Star Kevin McKidd and Creator Kevin Falls break down this show that tackles dual realities

From Emmy Award-winning writer-producer Kevin Falls (The West Wing) and Emmy Award-winning director-producer Alex Graves (The West Wing) comes Journeyman a romantic mystery-drama about San Francisco newspaper reporter and family man, Dan Vasser (Kevin McKidd, Rome), who inexplicably begins to travel through time and change the course of people's lives. Along the way, he must also deal with the difficulties and stress at work and home brought on by his sudden disappearances.

Kevin McKidd and Kevin Falls recently participated in a conference call to discuss this new series.

Can you talk about the character of Dan Vasser?

Kevin Falls: Yeah, it's not a triangle. It's a rectangle and certainly Dan has to balance not only his wife in the present but he has this fiance who died at the apex of their relationship. So he's straddling these two women that he loves in a very epic manner. If that isn't an ingredient for soap I don't know what is. Coupled with the fact that the Jack character, played by Reed Diamond, was at one point dating Dan's wife.

Kevin, that gives you more to play than the sci-fi aspect, right?

Kevin McKidd: That's why the audience is going to connect with the show, because if we've done our job well it appeals to the sci-fi audience because we have all that intrigue and great plot twists and devices that we use; the time travel element. The thing that pins it down and gives it the sense of reality is the interpersonal relationships between these quite complex, human and flawed people.

In your lifetimes would you like to be able to travel and see how things could have been different?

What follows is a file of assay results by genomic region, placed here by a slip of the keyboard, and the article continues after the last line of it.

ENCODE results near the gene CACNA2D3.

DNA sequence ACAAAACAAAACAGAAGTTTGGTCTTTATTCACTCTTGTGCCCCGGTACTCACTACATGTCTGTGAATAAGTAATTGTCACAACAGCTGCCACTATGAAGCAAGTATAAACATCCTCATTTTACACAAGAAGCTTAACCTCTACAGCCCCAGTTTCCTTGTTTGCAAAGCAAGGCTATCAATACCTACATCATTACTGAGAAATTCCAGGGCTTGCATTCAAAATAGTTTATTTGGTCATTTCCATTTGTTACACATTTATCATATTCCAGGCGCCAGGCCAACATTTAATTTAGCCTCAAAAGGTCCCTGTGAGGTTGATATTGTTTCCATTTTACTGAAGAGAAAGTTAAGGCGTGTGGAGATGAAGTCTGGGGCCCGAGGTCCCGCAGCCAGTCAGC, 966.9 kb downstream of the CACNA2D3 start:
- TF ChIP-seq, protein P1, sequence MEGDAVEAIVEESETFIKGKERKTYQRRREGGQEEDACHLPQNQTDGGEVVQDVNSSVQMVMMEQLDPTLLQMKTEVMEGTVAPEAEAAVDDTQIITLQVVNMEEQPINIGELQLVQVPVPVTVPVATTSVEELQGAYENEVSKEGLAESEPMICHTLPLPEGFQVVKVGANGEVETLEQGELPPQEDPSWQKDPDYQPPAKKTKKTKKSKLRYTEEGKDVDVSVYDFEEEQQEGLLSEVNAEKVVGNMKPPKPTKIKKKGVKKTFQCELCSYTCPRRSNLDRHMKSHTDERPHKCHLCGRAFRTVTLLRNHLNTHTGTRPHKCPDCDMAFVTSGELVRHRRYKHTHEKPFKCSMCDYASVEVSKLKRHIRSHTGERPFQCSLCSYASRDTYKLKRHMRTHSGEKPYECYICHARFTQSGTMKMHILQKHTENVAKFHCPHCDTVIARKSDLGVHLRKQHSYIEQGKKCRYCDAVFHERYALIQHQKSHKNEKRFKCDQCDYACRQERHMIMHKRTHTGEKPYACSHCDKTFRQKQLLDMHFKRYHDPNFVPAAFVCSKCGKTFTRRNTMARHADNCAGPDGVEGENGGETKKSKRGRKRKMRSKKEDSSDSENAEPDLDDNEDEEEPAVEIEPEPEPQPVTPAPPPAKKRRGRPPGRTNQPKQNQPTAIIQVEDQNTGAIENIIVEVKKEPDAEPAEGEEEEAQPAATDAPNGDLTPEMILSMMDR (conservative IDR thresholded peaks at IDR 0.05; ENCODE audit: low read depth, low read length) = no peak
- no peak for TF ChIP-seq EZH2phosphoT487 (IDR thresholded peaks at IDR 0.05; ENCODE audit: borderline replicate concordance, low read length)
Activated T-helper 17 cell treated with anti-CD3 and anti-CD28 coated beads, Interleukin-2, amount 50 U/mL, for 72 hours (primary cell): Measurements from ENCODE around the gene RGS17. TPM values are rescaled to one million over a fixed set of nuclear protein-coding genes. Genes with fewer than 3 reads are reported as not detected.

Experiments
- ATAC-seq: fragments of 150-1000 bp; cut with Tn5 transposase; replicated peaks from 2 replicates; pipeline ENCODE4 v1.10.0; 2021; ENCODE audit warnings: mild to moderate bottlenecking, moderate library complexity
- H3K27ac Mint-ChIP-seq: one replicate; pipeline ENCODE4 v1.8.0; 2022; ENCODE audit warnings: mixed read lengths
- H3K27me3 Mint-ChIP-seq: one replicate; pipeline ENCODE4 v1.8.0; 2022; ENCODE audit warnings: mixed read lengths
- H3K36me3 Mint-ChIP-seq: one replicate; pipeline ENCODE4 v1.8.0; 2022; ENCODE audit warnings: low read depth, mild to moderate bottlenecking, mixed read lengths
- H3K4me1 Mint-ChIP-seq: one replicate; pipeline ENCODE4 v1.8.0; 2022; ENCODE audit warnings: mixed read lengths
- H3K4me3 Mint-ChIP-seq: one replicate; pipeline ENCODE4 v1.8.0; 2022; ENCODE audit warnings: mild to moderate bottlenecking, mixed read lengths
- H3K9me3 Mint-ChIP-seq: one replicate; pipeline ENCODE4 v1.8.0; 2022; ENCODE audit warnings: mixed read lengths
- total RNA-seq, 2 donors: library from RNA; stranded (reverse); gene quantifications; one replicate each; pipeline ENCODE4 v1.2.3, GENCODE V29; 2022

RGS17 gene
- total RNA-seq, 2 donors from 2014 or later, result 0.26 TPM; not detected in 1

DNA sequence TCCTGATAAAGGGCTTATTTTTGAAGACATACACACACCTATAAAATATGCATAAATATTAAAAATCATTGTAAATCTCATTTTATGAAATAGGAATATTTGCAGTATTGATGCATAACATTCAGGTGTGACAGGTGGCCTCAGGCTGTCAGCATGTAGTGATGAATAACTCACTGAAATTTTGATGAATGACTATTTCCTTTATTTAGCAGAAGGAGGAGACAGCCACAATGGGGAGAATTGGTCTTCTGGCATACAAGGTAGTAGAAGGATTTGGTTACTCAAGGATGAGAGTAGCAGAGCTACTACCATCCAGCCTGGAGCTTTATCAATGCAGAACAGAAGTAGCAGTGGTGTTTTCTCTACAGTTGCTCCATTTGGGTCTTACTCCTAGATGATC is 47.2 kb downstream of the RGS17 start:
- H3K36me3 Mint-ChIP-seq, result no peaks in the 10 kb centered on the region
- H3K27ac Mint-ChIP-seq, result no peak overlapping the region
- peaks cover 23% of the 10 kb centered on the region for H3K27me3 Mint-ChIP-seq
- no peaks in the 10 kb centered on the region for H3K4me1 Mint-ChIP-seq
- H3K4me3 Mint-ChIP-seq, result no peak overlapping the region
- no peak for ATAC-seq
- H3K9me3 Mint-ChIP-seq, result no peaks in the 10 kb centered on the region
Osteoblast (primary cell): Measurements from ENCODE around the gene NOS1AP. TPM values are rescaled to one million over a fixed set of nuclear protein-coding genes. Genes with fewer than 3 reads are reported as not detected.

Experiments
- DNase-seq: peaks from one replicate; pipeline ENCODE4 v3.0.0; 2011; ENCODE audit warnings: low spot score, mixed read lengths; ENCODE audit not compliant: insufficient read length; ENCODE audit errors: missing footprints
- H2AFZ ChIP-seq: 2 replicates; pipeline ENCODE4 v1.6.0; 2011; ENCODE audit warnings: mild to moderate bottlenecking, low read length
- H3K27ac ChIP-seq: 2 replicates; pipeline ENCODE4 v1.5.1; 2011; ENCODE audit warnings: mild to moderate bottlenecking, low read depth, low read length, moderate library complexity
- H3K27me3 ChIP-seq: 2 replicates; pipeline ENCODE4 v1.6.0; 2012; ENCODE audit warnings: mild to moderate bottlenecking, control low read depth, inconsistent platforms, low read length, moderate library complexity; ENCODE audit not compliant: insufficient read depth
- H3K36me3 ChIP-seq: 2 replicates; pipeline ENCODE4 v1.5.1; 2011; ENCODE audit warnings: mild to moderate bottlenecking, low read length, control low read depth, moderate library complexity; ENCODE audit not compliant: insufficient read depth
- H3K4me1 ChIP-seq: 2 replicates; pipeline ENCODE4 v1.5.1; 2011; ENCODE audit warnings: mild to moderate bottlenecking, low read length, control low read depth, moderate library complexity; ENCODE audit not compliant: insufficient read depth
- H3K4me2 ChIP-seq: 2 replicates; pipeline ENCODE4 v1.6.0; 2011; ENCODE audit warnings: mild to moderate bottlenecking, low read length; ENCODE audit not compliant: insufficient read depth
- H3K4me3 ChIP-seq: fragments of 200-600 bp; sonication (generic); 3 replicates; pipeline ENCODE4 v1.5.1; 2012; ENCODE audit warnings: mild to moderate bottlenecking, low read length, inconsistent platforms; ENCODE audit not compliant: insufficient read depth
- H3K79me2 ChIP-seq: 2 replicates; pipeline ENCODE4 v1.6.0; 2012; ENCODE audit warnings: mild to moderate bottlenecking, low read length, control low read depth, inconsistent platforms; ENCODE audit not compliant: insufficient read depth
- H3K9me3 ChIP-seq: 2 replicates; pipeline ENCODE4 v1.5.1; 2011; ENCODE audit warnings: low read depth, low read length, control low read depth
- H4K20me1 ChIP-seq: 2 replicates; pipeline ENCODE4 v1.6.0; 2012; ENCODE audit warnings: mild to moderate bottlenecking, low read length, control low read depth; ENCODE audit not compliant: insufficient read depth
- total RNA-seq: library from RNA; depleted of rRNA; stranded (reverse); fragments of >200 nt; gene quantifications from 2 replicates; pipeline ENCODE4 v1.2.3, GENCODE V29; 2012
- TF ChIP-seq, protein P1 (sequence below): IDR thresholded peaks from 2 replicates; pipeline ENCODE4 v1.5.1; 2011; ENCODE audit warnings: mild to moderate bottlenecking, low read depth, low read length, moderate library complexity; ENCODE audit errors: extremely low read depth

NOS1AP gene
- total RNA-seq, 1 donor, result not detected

Kevin McKidd: It's a funny question, I think I'm intrigued with the small things. I think the show's about people who have taken, maybe, the wrong path or need to be nudged back on to the correct path of their life. I'm a very lucky person... hopefully that points to the fact that I haven't made too many mistakes.

Kevin Falls: We'll find out...

Kevin McKidd: I wouldn't want to be burdened with this affliction that Dan Vasser has, no.

Kevin Falls: I wouldn't change anything but I think I would like to go back and observe some of my early years. Then I could probably go watch the movie Superbad and that petty much would be my life.

Why do you think we're getting more and more shows with characters who have extraordinary powers?

Kevin Falls: Well... everyone's talking about escaping from the dark dramas of the shows that were on last season, but also what's going on in the world today. I let others speak to that... like I said, I simply had run out of ideas; there was no master plan. With Kevin's character, Dan, we wanted to approach from a place of reality because Alex and myself don't believe in time travel. We wanted our character to approach it... he's going to get an MRI in the first scene, Steven, Dan and Katie, despite the wonderful parlor trick of hiding the ring in the backyard, they're still trying to get their heads around what's going on. There's going to be an approach of, "There's something wrong with me" as opposed to "What power's doing this?" Eventually he will trip on that. He's a very real person who still has to keep a job, a wife, be a father to a child and we wanted to speak to the idea of the ultimate, emotional workplace affair when talking about the dead fiance coupled with the ultimate job on the road.